Last week the Ninth Circuit, following a rehearing en banc, declined to exempt from antitrust scrutiny an agreement among grocers in Southern California that was designed to minimize the economic impact of a strike. In State of California v. Safeway, California sued a group of grocery stores for entering into a profit-pooling and market-allocation agreement as an economic weapon to advance the grocers' position in a dispute with their unionized employees.
While the U.S. Supreme Court has recognized an exemption from the antitrust laws for certain agreements among competitors relating to labor negotiations, the Ninth Circuit en banc panel was unwilling to apply that blanket exemption to the grocers' agreement. Yet although the agreement is subject to the antitrust laws, the panel declined to find antitrust liability on the record before it. According to Judge Gould writing for majority, the limited duration of the agreement and the presence of many other competitors in the market make the agreement inappropriate for per se or "quick look" treatment by the court. Instead, the district court must conduct a rule of reason analysis to determine whether the anticompetitive effects of the grocers' agreement outweigh its procompetitive effects.
The Ninth Circuit this week agreed to review en banc a case in which a Mutual Strike Assistance Agreement entered into by four supermarket chains was held to be a violation of antitrust law. In an opinion issued last year, a three-judge panel of the court directed the entry of summary judgment against the supermarkets, which had agreed to redistribute and share profits during a strike by unionized employees.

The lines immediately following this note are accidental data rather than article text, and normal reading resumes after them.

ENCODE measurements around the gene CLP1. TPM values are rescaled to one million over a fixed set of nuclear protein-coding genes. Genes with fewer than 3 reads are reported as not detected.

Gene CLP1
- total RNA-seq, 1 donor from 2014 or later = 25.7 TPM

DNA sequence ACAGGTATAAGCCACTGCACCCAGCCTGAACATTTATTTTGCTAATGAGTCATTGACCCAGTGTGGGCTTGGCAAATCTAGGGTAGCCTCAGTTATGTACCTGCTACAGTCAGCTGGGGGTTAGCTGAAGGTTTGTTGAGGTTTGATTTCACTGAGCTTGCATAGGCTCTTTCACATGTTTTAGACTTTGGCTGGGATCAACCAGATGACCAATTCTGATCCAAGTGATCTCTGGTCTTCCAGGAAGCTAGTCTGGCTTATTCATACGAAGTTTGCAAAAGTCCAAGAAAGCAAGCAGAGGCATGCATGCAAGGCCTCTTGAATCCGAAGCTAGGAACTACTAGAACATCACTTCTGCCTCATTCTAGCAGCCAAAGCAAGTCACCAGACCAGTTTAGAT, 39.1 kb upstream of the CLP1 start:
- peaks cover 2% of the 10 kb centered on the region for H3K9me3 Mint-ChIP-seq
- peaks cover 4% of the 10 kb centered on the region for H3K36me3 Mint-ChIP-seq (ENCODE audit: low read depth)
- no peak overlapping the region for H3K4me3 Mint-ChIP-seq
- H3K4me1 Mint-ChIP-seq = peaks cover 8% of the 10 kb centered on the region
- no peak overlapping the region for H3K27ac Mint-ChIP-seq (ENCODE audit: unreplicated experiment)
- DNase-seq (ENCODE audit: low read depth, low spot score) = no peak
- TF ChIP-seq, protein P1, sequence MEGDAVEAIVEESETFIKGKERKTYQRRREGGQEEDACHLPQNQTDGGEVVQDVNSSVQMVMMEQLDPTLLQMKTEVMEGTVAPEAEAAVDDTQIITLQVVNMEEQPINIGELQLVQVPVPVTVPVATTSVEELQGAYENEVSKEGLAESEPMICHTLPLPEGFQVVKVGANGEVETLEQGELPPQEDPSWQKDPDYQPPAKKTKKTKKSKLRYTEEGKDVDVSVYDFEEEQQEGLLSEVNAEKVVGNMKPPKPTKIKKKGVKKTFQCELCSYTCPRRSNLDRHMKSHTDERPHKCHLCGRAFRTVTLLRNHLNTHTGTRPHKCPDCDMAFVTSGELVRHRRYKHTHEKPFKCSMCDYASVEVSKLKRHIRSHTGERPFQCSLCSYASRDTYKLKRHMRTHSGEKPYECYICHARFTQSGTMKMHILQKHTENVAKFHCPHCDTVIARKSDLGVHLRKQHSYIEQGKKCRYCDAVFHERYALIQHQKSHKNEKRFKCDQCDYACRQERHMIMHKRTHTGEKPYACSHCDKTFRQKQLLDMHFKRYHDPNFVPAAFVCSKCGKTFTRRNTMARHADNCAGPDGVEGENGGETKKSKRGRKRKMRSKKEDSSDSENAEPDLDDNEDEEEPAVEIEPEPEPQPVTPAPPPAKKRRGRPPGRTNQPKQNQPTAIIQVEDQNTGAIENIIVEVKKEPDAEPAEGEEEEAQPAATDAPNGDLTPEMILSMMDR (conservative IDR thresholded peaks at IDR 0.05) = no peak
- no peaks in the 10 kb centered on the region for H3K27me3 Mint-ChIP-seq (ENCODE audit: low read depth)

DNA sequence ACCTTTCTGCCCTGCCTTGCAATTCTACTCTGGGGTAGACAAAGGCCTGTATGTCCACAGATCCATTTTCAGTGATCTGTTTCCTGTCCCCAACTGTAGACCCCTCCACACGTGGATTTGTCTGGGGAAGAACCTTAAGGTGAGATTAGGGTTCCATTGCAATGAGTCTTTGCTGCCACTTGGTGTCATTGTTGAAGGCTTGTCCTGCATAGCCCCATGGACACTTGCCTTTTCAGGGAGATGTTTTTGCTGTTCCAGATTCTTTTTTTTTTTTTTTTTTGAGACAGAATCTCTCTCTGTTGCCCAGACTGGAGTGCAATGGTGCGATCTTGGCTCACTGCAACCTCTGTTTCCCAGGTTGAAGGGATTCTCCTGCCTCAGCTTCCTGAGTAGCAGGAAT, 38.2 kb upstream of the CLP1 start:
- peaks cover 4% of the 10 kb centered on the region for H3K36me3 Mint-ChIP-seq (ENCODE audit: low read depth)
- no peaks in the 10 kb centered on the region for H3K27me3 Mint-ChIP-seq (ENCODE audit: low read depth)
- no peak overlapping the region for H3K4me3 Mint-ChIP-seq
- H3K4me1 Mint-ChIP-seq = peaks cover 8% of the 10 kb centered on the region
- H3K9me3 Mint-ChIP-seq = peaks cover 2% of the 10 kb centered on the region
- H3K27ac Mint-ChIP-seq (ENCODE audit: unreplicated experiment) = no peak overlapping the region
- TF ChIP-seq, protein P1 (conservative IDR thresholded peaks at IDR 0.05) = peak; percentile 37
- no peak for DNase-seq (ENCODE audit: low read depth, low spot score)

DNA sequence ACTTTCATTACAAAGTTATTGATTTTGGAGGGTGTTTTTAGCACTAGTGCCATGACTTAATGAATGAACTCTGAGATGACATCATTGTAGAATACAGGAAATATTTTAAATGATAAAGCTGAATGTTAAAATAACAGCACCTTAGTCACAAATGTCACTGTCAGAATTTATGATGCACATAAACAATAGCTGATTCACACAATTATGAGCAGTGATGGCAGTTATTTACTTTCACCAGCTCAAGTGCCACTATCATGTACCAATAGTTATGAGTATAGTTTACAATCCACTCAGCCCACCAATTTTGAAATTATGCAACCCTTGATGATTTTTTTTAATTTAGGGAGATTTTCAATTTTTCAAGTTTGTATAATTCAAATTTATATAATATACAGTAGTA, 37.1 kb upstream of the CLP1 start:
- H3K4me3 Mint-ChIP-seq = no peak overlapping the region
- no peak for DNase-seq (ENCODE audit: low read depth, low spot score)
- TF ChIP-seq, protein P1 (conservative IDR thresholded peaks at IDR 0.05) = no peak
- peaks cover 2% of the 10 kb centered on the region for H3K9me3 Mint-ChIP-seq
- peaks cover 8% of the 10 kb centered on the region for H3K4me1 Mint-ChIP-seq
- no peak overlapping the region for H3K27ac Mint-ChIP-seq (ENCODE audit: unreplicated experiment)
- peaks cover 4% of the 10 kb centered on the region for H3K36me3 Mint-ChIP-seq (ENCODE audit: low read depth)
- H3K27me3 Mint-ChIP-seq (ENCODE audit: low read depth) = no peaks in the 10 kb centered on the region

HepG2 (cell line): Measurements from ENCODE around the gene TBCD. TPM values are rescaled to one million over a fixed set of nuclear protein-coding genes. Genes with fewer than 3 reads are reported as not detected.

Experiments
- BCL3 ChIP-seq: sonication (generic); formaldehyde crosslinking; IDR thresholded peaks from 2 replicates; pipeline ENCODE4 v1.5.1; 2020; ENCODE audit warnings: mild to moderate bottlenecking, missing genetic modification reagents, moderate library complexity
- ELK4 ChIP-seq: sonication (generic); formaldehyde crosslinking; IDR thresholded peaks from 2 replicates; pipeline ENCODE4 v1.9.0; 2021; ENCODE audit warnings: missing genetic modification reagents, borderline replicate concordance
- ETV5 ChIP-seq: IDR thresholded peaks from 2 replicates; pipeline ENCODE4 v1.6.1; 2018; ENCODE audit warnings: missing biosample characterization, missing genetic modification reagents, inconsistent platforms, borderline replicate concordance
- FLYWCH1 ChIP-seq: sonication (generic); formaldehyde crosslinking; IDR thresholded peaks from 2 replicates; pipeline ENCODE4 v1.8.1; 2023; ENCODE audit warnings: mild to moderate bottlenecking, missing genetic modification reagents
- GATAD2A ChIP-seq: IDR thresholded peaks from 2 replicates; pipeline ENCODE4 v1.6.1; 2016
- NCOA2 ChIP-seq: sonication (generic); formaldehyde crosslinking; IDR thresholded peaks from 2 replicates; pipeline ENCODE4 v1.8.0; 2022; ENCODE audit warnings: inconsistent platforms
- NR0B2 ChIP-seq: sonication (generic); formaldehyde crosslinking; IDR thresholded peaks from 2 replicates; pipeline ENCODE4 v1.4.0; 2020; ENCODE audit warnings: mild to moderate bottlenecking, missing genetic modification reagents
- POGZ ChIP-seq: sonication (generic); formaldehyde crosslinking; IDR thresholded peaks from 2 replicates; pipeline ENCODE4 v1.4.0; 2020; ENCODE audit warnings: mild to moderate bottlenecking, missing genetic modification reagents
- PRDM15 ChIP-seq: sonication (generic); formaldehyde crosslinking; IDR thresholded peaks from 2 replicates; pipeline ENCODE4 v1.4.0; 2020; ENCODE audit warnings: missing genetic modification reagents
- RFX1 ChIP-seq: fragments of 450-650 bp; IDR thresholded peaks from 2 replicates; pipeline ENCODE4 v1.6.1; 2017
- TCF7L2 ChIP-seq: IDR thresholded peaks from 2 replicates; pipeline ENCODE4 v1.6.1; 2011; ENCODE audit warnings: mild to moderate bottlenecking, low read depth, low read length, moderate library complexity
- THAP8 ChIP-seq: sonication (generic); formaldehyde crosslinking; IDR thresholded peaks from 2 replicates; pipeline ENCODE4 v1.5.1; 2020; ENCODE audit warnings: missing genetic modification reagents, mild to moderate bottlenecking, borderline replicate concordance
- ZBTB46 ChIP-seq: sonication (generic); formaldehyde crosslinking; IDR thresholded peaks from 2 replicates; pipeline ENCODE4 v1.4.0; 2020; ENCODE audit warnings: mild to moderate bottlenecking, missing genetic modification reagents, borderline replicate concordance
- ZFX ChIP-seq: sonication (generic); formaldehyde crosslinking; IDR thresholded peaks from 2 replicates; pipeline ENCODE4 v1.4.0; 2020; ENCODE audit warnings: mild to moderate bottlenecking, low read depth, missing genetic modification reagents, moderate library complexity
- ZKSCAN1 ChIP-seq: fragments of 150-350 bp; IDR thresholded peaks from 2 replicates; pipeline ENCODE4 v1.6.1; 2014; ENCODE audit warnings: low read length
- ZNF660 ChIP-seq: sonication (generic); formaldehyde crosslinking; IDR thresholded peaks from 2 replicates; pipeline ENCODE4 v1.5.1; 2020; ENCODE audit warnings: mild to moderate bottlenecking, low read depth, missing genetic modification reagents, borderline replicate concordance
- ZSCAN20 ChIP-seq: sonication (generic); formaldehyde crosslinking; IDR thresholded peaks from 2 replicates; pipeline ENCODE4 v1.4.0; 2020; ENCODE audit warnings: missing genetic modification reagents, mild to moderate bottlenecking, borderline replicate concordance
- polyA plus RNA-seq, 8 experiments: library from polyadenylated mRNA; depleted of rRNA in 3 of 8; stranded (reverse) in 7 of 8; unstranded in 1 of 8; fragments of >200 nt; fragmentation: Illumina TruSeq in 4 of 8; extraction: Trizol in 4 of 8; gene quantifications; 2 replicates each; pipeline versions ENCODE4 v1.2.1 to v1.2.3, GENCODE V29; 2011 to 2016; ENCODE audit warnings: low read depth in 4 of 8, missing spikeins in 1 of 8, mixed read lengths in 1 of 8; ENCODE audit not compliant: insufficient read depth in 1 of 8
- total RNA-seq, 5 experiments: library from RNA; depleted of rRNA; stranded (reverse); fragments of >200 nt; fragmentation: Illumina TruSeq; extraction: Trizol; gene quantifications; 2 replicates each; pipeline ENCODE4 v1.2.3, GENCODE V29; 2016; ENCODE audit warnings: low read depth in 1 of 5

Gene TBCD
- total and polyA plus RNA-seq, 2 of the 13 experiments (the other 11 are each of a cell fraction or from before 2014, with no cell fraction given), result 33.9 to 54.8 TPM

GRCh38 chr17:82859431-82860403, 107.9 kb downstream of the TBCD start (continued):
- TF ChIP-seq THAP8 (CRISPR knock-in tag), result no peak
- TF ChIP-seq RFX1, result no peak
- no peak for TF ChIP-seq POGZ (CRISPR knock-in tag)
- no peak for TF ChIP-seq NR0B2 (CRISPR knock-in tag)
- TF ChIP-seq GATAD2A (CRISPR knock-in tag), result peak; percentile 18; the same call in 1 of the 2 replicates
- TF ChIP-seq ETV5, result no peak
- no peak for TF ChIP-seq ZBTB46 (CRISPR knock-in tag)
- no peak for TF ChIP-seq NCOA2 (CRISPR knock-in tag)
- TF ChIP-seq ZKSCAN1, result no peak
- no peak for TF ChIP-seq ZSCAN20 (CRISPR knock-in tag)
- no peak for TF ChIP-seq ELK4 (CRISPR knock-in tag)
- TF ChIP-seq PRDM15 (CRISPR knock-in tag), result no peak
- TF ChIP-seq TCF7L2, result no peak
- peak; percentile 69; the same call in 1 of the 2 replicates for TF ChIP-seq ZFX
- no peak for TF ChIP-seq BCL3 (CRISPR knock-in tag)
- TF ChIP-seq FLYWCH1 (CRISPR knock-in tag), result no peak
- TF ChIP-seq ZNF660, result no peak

See our earlier coverage of the case here.
When faced with a strike by their unionized employees in 2003, four supermarket chains in Southern California entered into a Mutual Strike Assistance Agreement. The chains agreed that they would lock out all union employees in the event of a strike against one of them, and that they would redistribute and share profits during the course of the strike.
While the lock-out agreement is a traditional tactic in labor disputes, the profit-sharing agreement drew the attention of the State of California, which sued the supermarkets alleging an unlawful agreement in restraint of trade, in violation of Section 1 of the Sherman Act. In California v. Safeway, Inc., the Ninth Circuit Court of Appeals last week held that the agreement was unlawful, and directed that summary judgment be entered in favor of the state.
The supermarkets argued that the profit-sharing arrangement was justified because it was designed to end once the labor dispute was resolved, and did not decrease the number of competitors in the market. Further, they argued, it served the pro-competitive purpose of resisting an increase in labor costs by allowing the supermarkets to fend off union demands. Finally, they contended that the agreement was subject to an exemption from the antitrust laws for the purpose of engaging in labor negotiations.
The Ninth Circuit rejected all of those arguments, holding "to exempt defendants' anticompetitive agreement from the antitrust laws simply because it was entered into in order to help employers prevail in a labor dispute would be contrary to the fundamental priciples of both labor and antitrust law, as well as the actions of both Congress and the courts in their efforts to reconcile those two important bodies of national law."